Battered: West Ham's board face the media music

  • by Staff Writer
  • Monday, 10th February 2020

It's been a fairly tough week for those in the boardroom at West Ham - although it's difficult to argue their problems haven't been entirely self-inflicted.

Since Sky Sports were contacted by the club's legal representatives and asked to publish an apology relating to the nature of comments made on the broadcaster's Sunday Supplement show, the media's retribution has been relentless.

The Guardian, The Daily Mail, The Independent, The Telegraph and even The Sun - which counts West Ham vice chair Karren Brady as a columnist - have piled into the club following their decision to retaliate without attempting to address the issues at hand.

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The board's decision to take on the media backfired spectacularly

Liverpool fan Tony Evans, writing for The Independent produced what was considered to be one of the most scathing articles of the week when he concluded: "The club was transplanted from the earthy, rugged habitat where it had grown and prospered for more than a century into the antiseptic environment created for the 2012 Olympic Games."

Referring to the half-truths and blatant falsehoods told by the board prior to the move, he added: "The East End has had its share of silver-tongued hucksters over the years. This is the area that produced the clich? of the sharp-witted Cockney, the persuasive barrow boy.

"They have a reputation for being tough, cynical and hard to fool. That may be the most painful component of what has happened: they fell for Gold and Sullivan's shonky sales pitch."

Oliver Holt took a deeply sarcastic approach in his latest piece for The Daily Mail. "In the cause of striving for accuracy and fairness, I am relieved to have been so comprehensively re-educated in relation to the ongoing beneficence and altruism of Messrs Sullivan and Gold and Baroness Brady with regard to the wider football community," he penned.

"I wish to recant any previous statements which may have given the impression I believed that West Ham United had become a deracinated, hopeless, directionless, car crash of a club which has had its soul ripped out by Messrs Sullivan and Gold and Baroness Brady."

Jacob Steinberg, writing in The Guardian used his column to relate criticisms of West Ham's co-chairman David Sullivan.

"They are not regarded as a progressive club when it comes to recruitment and, while people who have worked for Sullivan believe he wants the best for West Ham, some do not think he has a coherent vision for the future," he wrote.

"One former executive describes him as an expert at Championship level, before adding that Sullivan is too old school to succeed in the Premier League."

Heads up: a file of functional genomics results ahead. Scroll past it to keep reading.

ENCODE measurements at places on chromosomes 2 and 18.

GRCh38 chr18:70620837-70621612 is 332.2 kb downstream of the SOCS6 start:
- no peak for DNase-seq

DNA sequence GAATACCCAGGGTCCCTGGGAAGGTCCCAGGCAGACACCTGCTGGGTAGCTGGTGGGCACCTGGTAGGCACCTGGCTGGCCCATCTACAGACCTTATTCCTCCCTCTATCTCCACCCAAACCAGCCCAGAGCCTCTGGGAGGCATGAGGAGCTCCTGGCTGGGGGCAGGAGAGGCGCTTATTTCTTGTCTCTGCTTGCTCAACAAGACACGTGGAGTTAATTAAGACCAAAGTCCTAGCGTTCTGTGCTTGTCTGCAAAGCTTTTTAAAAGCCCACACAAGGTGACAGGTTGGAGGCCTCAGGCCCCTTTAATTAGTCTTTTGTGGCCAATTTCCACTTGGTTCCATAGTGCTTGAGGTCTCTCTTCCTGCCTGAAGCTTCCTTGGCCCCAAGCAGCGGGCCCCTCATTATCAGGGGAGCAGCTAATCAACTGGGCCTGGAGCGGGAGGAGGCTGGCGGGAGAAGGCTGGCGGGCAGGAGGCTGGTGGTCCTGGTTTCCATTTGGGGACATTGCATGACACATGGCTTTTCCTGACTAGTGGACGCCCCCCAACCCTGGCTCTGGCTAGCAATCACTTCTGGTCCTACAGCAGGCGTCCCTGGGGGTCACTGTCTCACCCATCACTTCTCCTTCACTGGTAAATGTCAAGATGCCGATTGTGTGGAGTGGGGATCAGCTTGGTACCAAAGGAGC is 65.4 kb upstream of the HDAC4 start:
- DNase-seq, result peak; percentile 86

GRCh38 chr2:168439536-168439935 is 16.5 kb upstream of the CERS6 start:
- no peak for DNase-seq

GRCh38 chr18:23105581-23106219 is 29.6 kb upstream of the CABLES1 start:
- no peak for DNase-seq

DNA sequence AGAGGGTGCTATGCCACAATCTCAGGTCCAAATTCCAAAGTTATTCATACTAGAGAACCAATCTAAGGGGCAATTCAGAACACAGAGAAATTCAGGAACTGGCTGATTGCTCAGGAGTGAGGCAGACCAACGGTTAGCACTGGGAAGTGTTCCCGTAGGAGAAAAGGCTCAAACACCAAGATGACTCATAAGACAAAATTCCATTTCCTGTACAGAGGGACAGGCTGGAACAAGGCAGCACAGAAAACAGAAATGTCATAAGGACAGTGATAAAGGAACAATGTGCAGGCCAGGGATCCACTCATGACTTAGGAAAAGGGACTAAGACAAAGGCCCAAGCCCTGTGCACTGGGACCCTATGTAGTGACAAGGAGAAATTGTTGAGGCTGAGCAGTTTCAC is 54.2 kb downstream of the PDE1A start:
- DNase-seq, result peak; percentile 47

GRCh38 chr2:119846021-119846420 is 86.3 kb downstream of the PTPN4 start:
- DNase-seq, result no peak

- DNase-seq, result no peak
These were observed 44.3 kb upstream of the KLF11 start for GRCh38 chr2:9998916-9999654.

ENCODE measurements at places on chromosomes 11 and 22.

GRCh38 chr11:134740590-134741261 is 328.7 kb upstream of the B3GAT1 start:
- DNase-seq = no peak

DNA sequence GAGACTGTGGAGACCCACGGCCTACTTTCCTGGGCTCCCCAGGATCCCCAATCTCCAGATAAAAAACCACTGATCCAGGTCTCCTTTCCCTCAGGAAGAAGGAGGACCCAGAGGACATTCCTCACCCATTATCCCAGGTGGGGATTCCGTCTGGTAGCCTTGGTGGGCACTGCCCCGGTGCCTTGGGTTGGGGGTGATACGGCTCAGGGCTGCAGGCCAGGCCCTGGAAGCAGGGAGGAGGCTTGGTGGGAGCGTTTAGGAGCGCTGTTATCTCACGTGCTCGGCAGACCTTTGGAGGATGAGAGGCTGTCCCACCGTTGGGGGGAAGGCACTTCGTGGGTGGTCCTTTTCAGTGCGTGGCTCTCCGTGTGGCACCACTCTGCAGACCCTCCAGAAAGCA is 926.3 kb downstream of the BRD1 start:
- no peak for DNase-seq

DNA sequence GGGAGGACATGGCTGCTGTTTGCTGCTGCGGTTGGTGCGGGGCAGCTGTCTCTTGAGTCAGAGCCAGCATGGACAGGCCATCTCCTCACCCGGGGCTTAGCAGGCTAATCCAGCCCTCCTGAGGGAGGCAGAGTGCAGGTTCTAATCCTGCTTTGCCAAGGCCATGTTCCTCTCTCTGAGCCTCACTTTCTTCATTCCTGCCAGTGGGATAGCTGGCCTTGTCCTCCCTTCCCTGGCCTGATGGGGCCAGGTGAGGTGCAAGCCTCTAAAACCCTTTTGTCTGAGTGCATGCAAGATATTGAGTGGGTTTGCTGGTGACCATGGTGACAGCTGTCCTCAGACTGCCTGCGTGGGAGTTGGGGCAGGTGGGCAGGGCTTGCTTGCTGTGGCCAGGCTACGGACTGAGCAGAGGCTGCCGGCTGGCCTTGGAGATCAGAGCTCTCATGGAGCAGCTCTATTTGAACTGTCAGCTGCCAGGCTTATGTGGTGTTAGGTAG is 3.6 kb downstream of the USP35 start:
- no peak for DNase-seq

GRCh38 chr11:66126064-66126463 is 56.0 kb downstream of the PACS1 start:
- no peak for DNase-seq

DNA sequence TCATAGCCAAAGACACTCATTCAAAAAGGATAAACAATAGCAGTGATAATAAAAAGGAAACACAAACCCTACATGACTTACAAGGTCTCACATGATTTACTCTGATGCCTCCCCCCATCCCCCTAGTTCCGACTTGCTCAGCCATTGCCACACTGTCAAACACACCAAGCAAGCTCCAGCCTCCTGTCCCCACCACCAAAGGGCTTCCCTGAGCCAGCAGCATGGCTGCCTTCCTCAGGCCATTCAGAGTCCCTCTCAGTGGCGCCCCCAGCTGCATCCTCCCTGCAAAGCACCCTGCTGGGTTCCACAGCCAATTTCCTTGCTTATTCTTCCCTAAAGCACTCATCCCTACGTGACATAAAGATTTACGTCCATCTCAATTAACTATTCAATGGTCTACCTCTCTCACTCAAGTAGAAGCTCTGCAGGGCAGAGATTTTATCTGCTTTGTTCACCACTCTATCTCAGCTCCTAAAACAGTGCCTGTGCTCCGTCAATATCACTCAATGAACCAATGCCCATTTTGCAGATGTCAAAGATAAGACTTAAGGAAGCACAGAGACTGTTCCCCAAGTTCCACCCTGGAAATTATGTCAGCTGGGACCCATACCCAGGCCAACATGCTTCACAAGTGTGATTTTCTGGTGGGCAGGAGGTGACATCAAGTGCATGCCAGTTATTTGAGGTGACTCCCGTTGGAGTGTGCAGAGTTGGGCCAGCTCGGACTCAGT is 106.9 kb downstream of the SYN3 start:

Even The Sun waded into the debate via writer Dave Kidd, who referred to the club's policy of banning writers who had committed the cardinal sin of producing negative commentary regarding the board.

"West Ham have now taken to banning newspaper journalists and dissuading radio reporters from interviewing supporters' protest groups," he wrote. "Perhaps they do so with the knowledge that so-called sports-writing associations no longer fight arbitrary bans imposed on their members."

And while referring to West Ham's 2019/20 Premier League campaign as "a clown-car ride," he added: "The proud public image of these sex-trade tycoons has been duly restored, with West Ham even trumpeting Sky's hilariously overblown apology on their social-media channels."

A 'GSB Out' coaster was shown to millions in a live Sky Sports boxing event

Disgraced TV presenter Richard Keys, no fan of Karren Brady's followed Kidd's example by referring to West Ham as "a car crash of a football club" in an article on his personal blog.

And The Telegraph's Matt Law - who was initially banned from media events by West Ham following his appearance on the Sunday Supplement before later being reinstated - has spent all week highlighting the board's shortcomings, such as in this example when he highlighted how co-chairman David Gold had liked a tweet which described disenchanted supporters as "morons".

To add insult to injury, a 'GSB Out' coaster was thrust in front of live TV cameras during an interview with Martin J Ward following his defeat of Mexico's Jesus Amparan last weekend.

Following such a terrible week in which their public image has taken a battering from all sides (Talksport and the Evening Standard excepted), one suspects West Ham's board might think twice before deciding to take the fourth estate - as the media is often referred to - on again.

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